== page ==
When You Know It’s Time And How To Make The Switch

Some relationships just don’t work out. That unfortunate truth applies to spouses, friends, business associates — and financial advisors.

Chances are, you launched into a new advisor relationship with high hopes of wealth and financial independence. But if your wealth progress slows or communication with your advisor drops off, a breakup may be in your future.

That breakup can be a stressful one. And you can incur financial costs in the process. So it’s not a move to make until you’re certain another advisor can serve you better.

Here’s how to know when it’s time to switch financial advisors, including answers to frequently asked questions and a step-by-step guide to transferring your assets.

When to Change Financial Advisors

There are many reasons why the partnership with your investment adviser can go sideways. Most of those reasons fall into four categories of red flags: poor communication, fee structure, trading philosophy, and financial results.

1. Poor Communication

As you manage communication with your advisor, pay attention to the frequency and quality of your conversations. You should interact with your advisor regularly. At a minimum, you can expect an annual financial review. A quarterly check-in is ideal, even if it’s just a quick phone call. In addition, you should be able to reach your advisor within a business day or two when you have questions or concerns.

The quality of communication during those touch points is critical. It’s problematic if you don’t feel comfortable sharing concerns with your advisor, or you don’t feel your advisor listens and responds appropriately.

The relationship should be dynamic and fluid. After all, financial goals can evolve. Your advisor must be willing to talk through your changing needs, provide professional feedback, and adjust your plan if necessary. This doesn’t mean your advisor agrees with everything you say — but he or she should always be open to a constructive debate. If that’s not the case, you may do better with someone else.

2. Surprise Fees

You can’t avoid fees when working with a financial advisor. You’ll either pay ongoing management fees or you’ll absorb commissions when you buy funds and other financial assets.

Know that there are times when the fees will outpace investment returns. This doesn’t automatically mean your advisor isn’t performing. If the entire stock market is down, for example, you’ll likely see negative returns in your account — no matter how savvy your advisor is.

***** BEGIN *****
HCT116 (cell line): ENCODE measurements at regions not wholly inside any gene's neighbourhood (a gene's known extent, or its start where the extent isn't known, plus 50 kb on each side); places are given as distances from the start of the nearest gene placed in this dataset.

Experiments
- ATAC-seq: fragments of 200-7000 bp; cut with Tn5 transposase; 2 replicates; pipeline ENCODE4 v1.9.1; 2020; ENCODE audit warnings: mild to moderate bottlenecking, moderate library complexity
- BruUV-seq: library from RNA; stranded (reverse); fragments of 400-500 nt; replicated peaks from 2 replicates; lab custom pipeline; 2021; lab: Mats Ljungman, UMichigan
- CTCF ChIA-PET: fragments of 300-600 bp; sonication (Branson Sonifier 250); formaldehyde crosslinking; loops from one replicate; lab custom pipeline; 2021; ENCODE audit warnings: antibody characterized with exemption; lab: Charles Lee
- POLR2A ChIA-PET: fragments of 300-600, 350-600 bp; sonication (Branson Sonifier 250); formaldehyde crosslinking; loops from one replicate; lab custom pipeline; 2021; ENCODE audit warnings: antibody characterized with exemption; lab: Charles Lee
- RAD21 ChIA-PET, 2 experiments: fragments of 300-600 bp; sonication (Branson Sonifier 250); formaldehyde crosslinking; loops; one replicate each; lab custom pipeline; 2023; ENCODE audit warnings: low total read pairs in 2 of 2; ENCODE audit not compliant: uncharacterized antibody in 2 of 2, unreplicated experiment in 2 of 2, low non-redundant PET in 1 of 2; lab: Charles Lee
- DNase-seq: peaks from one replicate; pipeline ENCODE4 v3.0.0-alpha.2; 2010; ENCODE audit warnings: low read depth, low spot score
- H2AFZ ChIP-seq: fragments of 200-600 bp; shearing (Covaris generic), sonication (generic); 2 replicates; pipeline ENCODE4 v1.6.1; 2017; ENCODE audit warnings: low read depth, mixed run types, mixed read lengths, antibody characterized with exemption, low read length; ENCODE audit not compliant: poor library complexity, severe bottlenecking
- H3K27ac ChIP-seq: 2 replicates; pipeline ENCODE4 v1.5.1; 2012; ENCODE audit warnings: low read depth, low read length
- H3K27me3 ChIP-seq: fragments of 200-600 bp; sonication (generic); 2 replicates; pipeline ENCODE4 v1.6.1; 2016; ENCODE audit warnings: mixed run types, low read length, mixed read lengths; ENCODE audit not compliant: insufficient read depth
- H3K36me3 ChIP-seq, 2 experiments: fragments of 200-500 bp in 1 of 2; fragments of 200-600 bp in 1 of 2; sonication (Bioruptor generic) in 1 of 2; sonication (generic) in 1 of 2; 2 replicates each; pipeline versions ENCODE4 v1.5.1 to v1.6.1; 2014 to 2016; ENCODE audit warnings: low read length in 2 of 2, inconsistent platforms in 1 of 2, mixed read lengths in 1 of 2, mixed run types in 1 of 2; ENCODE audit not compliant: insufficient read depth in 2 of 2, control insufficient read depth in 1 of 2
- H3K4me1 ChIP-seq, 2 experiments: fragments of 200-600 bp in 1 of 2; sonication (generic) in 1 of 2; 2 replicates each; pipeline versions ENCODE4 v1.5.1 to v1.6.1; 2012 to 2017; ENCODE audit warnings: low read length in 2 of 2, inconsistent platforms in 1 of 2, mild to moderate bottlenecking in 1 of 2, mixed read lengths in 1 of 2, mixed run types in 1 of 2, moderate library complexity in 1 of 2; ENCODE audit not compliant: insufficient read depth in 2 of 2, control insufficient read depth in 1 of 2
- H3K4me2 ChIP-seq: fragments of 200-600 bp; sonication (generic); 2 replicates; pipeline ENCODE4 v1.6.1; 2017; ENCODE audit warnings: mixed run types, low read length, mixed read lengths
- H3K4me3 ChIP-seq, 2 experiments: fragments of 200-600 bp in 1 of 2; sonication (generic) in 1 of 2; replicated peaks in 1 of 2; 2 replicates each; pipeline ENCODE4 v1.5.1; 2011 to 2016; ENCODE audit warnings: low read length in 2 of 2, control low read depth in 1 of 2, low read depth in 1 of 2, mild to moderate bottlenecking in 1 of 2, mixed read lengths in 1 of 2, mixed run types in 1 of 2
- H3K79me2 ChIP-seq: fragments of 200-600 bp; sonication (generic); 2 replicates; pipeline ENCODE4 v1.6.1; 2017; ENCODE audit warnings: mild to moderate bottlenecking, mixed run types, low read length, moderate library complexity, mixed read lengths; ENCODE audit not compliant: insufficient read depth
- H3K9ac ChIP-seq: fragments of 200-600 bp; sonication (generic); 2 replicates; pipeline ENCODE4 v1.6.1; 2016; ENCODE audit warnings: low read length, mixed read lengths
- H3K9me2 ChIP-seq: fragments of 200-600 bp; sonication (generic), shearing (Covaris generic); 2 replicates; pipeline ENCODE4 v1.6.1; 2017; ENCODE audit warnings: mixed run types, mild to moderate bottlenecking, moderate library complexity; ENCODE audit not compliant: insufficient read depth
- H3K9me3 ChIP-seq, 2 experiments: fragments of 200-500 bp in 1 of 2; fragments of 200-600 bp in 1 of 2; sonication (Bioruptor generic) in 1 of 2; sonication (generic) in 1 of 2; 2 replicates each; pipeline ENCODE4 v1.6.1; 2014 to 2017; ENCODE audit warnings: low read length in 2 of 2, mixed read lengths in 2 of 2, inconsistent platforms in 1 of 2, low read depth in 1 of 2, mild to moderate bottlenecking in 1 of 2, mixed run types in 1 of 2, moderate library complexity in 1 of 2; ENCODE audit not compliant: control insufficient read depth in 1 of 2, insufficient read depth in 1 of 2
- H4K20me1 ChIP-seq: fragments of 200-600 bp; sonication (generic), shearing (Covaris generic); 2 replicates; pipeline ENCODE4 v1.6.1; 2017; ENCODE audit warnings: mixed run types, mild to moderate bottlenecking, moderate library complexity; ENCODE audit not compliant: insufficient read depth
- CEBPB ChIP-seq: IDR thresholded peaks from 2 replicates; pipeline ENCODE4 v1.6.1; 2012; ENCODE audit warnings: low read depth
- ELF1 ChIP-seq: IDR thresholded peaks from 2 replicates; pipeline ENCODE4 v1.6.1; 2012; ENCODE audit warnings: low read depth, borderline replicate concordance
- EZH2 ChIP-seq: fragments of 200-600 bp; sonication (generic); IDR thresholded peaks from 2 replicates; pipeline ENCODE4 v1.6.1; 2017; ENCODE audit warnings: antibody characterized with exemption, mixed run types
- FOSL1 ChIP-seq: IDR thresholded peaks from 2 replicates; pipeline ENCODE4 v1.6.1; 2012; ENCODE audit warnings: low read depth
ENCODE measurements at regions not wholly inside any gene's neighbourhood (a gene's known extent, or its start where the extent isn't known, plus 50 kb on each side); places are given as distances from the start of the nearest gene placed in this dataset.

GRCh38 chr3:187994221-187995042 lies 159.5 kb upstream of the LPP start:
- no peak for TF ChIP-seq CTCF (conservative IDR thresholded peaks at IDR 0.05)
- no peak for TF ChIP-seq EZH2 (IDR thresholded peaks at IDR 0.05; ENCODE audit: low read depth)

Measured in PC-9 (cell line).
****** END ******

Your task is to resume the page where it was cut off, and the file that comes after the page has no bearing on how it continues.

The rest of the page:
Trouble arises, though, when the fees are much higher or more frequent than you expect. If you asked the advisor initially to outline the fee structure and then experience something very different, start asking questions. Do the same if the market is strong, but your performance net of fees is flat.

3. Incompatible Trading Philosophy

Some advisors are market timers who trade frequently to generate short-term profits. Others play the long game, choosing quality stocks that are poised to appreciate over years or decades. Whatever approach you prefer, your advisor must share the same view. If there’s a conflict on the fundamental investment approach, a breakup is imminent.

4. Disappointing Results

Your personal finances should improve under your advisor’s guidance. If that’s not happening, identify the source of the problem. It could be:

  • The stock market is down. Unless your advisor has promised otherwise, you can expect your account performance to follow stock market trends. Ask your advisor to help you set expectations for the current market climate. If results continue to fall short, then you might be ready for someone new.
  • Your advisor isn’t providing the guidance you need. You might be working with an investment specialist when you really need broader financial advice. Perhaps help with budgeting or paying down debt could help you allocate funds for investing, for example. In that case, a certified financial planner or chartered financial consultant might be a better fit than an investment specialist.

FAQs About Changing Financial Advisors

If you recognize any of the red flags above, you may already be asking some high-level questions about how an advisor switch would work. Five common questions are answered below.

1. Can I Change Financial Advisors?